PGA of America

Best Practices for the Business of Coaching

Award-winning PGA Professionals share their secrets for satisfying customers and driving revenue on the lesson tee …

Success as a coach can be defined many different ways. For many golfers who take lessons, the idea of success is usually centered around performance and enjoyment – whether that’s a beginning golfer experiencing the excitement of hitting a ball in the air for the first time, or a competitive player learning a swing change that saves a stroke and leads to a victory.

Check out these nine  coaching business tips from PGA Professionals:

  1. Evaluate your business performance using a variety of metrics to quantify your performance, then use the off-season to adjust your programming and pricing.
  2. To keep juniors involved long-term and avoid friction with parents, spell out your expectations for the teacher/player/parent relationship at the outset.
  3. Look the part: A teaching area with the latest technology and teaching aids reinforces the perception of quality, and allows you to charge a higher rate.
  4. Research what golfers pay for green fees and lessons at other facilities in your area, then set your instruction programming prices accordingly.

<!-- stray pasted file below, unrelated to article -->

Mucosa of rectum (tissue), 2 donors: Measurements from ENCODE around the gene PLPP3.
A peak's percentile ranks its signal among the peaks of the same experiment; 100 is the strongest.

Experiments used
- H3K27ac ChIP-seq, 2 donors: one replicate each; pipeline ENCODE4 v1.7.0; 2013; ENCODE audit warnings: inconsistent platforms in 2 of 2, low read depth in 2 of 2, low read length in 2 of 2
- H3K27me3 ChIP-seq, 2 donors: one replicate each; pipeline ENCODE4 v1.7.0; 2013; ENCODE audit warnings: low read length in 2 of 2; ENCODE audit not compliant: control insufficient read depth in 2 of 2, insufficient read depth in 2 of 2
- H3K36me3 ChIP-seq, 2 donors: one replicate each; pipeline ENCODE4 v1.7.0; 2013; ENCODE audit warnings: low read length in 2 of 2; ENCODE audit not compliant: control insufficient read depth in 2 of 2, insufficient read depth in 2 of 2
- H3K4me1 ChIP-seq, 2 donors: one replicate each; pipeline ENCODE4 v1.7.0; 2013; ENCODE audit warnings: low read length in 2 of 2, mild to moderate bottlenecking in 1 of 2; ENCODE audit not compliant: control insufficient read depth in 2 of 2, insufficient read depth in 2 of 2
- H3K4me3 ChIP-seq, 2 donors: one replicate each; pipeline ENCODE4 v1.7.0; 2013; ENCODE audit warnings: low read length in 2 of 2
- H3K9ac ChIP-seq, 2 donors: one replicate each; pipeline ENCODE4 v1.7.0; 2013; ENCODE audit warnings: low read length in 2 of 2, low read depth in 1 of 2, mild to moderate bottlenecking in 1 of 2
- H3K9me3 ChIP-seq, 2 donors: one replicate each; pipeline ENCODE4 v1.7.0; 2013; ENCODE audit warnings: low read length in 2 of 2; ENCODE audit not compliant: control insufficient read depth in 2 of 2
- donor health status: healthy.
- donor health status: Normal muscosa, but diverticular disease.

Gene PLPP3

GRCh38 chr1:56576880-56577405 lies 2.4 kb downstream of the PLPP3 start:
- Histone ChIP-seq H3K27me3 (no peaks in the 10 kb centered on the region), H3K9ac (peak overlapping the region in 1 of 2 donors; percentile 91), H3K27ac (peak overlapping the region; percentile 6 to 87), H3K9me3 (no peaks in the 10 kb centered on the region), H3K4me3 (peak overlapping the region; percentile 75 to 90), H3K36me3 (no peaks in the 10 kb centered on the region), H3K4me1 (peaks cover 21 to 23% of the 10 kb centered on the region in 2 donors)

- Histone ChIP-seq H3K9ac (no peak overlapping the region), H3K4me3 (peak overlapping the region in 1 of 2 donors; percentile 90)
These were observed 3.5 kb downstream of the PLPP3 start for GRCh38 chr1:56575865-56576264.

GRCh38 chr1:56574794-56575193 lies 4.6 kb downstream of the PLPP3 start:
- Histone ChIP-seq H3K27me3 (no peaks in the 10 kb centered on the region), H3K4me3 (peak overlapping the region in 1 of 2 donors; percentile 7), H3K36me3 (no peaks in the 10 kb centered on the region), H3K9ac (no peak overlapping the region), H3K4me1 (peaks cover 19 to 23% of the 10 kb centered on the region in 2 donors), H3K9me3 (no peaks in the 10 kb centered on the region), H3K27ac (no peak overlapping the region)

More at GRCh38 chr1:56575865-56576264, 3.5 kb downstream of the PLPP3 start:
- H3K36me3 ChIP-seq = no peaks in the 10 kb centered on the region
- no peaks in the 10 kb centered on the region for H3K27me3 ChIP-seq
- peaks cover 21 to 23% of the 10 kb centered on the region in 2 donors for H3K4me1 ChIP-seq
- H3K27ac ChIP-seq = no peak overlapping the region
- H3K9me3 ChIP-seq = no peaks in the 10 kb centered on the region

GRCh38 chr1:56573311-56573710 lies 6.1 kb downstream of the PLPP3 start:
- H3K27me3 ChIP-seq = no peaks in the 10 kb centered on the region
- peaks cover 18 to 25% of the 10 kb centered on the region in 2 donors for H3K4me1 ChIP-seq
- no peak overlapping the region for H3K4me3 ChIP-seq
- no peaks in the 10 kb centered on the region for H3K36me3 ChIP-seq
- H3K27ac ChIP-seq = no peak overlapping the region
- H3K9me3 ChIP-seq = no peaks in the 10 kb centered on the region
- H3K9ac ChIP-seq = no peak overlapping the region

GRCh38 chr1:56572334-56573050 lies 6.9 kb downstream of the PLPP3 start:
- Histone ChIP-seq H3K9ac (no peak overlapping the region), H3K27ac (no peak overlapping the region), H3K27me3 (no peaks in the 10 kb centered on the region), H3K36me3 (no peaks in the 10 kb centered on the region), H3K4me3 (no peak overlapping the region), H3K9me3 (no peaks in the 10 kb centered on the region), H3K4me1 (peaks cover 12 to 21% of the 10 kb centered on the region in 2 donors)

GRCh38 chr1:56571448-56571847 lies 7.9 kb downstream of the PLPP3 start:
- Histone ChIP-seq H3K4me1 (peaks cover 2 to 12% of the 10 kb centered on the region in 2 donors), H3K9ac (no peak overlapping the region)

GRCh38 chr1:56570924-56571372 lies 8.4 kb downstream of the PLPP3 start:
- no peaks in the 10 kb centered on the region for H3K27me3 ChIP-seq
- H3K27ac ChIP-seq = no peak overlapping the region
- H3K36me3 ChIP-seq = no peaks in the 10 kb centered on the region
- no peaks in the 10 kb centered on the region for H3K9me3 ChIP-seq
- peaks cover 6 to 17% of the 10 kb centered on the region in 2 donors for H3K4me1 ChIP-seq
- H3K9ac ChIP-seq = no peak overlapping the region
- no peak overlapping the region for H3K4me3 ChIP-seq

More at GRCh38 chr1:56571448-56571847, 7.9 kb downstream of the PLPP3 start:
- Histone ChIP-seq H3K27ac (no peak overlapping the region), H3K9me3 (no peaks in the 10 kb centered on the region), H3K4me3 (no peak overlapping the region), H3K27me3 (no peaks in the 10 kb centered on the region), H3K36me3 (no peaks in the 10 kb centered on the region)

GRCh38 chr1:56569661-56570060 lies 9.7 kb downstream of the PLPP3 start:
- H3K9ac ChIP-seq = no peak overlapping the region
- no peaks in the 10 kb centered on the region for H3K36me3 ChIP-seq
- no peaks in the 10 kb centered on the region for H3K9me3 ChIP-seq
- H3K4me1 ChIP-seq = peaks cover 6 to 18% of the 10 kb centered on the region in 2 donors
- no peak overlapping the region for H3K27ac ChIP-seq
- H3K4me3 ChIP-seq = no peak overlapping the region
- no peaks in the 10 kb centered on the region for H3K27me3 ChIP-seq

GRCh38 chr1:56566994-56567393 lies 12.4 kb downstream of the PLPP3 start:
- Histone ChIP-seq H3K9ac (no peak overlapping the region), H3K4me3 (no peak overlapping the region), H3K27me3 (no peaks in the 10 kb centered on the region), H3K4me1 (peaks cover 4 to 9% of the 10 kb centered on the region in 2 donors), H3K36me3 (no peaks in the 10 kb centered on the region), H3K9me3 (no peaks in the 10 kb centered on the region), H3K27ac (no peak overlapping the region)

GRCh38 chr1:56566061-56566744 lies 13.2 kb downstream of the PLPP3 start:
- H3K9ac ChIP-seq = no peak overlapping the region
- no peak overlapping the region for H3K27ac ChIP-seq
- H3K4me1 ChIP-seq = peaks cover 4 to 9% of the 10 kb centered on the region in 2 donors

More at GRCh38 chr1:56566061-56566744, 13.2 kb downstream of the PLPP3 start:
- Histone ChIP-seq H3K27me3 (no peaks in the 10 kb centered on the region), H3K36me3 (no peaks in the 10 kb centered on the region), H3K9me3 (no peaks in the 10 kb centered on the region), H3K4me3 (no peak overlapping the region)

5. Use cloud-based apps to detail lesson recaps and practice plans for your clients between in-person sessions to keep them engaged and on track.
  6. Group lessons are a great value for students, and can generate more revenue and increased word-of-mouth advertising for PGA Professionals.
  7. Seek out underserved groups of potential golf instruction clients, such as veterans, and offer customized programs to bring them into the game.
  8. Find an area of the game you love to teach – short game, putting, driving the ball farther – and focus on it with specific instruction programs.
  9. Use one-time discount offers as a way to grow your database of new customers, then work to convert them into long-term students.